At first glance, I thought this ad was drawn by Jack Davis. But, as it’s not signed and doesn’t look like Davis’ work when I look at it more closely, I’m going to guess that it’s drawn by an artist who was trying to ape the Davis style. If anyone can identity who drew this ad, please share that information with us.

[ADDENDUM: Reader Joseph Graves writes "The poster was done by Bruce Stark, who also did magazine covers and caricatures." Thanks, Joseph!]

Rawhide Kid readers still got a Jack Davis fix this issue. He drew a half-page “Slim Jim” ad.

Most of the paid ads in this ish are unimpressive. The newspaper Grit. ICEE frozen drinks with ICEE bear points on the cups, points that can be exchanged for various gifts. Novelty ads. Learn how to be a locksmith. Build strong arms. Daisy rifles. More novelties. Sell Christmas cards to earn cash or prizes. Baseball cards inside boxes of Hostess cupcakes and the like. Grow muscles. Sell other Christmas cards for cash or prizes. Gliders. Yawn.

The one interesting paid ad is a Clark Bars offer that would bring you a radio-controlled Batmobile of Spider-Mobile. Yours for just $12.95 each and dozen candy wrappers.

Heroes World’s usual full-page ad is all about the t-shirts. Here’s the problem. It’s a confusing ad that doesn’t show all the shirts that the copy says are available. I’m guessing “Captain America with declaration” and “Spidey, Cap and Hulk marching scene” refer to images from various Marvel calendars. I have no guess as to what “all over print” refers to. Most interesting is the addition of a Red Sonja t-shirt. It’s only available in adult sizes. To quote the ad: “Sorry, kids...she’s just too hot to handle!”

The issue has the usual two pages of classified ads. There are 22 ads for mail-order comics dealers, an ad for Star Wars buckles and belts and the now-usual ad offering 3 mil comics storage bags for three bucks per hundred.

There’s another uninspiring half-page ad for Pizzazz in this issue. I don’t think I’ve ever actually owned or read an issue of Pizzazz, so a trip to eBay is probably in order.

The other half of the Pizzazz page is a Marvel subscription ad we have seen before. It shows Iron Man, Conan and, from the Defenders, Nighthawk. The choice of characters puzzles me. Conan was a pretty big hit, so he makes sense. Iron Man wasn’t setting the industry on fire, but he was one of the classic Marvel super-heroes. The one I don’t get is Nighthawk.

The Outlaw Kid reprint comes from The Outlaw Kid #19 [September 1957]. John Severin drew and signed the cover.

“Gun Crazy!” (4 pages) was drawn by Doug Wildey. The writer has not yet been identified. This is the third reprinting of the story. It also appeared in Outlaw Kid #8 [October 1971] and Outlaw Kid  #24 [October 1974]. I’m not giving you a recap of this short story or the usual spoiler warnings. Because it’s basically the same story as the Outlaw Kid reprint that ran in the previous issue.

A bully is shown bullying someone. The Outlaw Kid gives him what-for, refusing to engage in a gunfight with him. The bully tries to ambush the Kid. Not paying attention to his whereabouts, the bully puts himself in mortal peril. The Kid saves the bully and the bully vows to change his ways.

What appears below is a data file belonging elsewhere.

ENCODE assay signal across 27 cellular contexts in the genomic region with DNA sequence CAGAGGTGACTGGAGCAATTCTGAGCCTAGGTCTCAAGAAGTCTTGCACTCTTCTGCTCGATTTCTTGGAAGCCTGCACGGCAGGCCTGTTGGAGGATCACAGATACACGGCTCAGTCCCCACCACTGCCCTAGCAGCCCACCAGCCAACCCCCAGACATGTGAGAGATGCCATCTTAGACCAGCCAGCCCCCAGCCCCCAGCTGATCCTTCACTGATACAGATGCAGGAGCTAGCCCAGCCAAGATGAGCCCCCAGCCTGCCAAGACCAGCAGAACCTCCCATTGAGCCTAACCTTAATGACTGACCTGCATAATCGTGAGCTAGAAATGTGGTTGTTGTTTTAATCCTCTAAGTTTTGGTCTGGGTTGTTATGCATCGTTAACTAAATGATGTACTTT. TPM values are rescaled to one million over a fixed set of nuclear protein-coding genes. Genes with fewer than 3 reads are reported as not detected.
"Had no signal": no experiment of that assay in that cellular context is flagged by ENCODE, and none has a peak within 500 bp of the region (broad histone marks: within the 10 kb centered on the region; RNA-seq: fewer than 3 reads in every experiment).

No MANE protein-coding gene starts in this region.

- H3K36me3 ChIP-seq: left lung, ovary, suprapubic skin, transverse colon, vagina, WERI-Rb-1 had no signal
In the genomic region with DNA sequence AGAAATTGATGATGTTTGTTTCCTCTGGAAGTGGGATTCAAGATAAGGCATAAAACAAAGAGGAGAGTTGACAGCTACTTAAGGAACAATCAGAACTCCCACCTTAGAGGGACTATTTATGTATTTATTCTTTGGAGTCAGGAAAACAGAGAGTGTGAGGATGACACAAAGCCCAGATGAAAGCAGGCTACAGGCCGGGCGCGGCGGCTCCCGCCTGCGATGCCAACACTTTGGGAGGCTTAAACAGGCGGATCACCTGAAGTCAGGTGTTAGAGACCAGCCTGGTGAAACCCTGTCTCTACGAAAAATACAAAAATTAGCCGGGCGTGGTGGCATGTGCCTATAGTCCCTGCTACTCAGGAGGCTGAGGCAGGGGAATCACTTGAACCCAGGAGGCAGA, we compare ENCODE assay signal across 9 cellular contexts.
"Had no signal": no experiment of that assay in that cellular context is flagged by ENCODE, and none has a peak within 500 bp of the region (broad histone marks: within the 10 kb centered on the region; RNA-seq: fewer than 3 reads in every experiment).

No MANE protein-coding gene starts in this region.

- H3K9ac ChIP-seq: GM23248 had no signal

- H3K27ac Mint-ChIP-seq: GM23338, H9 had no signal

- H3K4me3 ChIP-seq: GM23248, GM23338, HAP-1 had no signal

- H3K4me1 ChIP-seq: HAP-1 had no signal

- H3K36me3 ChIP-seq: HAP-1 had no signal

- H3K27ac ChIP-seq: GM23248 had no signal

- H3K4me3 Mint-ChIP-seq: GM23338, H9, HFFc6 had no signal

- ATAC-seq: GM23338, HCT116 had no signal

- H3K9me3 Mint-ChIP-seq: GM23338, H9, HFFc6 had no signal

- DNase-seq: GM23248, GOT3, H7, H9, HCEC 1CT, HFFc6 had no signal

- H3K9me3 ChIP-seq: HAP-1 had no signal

I’m of a mind that this reprint rehash indicates how little thought was going into Rawhide Kid at this time. The new covers were nice, but the interiors were by the numbers. Run the next 14-page Rawhide Kid story in order. Run the first four-page Outlaw Kid story that you can lay your hands on.

The only remaining editorial material in this issue is the Bullpen Bulletins page. Normally, I give you an item-by-item recounting of the page, but, this time around and, for the immediate future, I’m just going to scan and include the actual page. This is only partly due to my getting lazy in my old age.

The truth of that matter is that the Bullpen Bulletins pages that were run during Jim Shooter’s time as editor-in-chief strike me as unbearably insincere. The “Stan Lee’s Soapbox” feature is sincere, but lackluster compared to Stan’s previous efforts. The individual items neither convince me of their honesty or make me want to read the comics and other publications they plug. What was once one of my favorite elements of a Marvel comic book is now something I just skim because it’s there.

There are only four more issues before Rawhide Kid ends its long run. But I may have some surprises for you before I call it quits with my equally long “Rawhide Kid Wednesday” series. Keep watching the bloggy thing.

The bloggy thing is still in standby mode while I work on a number of personal and professional matters...and attend some conventions in Windsor (Canada) and Pensacola (Florida). But I’ll be back soon with more stuff. Have a great day.

© 2018 Tony Isabella

Tuesday, February 13, 2018


This week in TONY'S TIPS at Tales of Wonder...Remembering creative legacies; Batman: Gotham by Gaslight; Luke Cage; Kong on the Planet of the Apes!

Saturday, February 10, 2018


My 2018 convention schedule kicks off with my first outside-of-the-USA convention in three decades.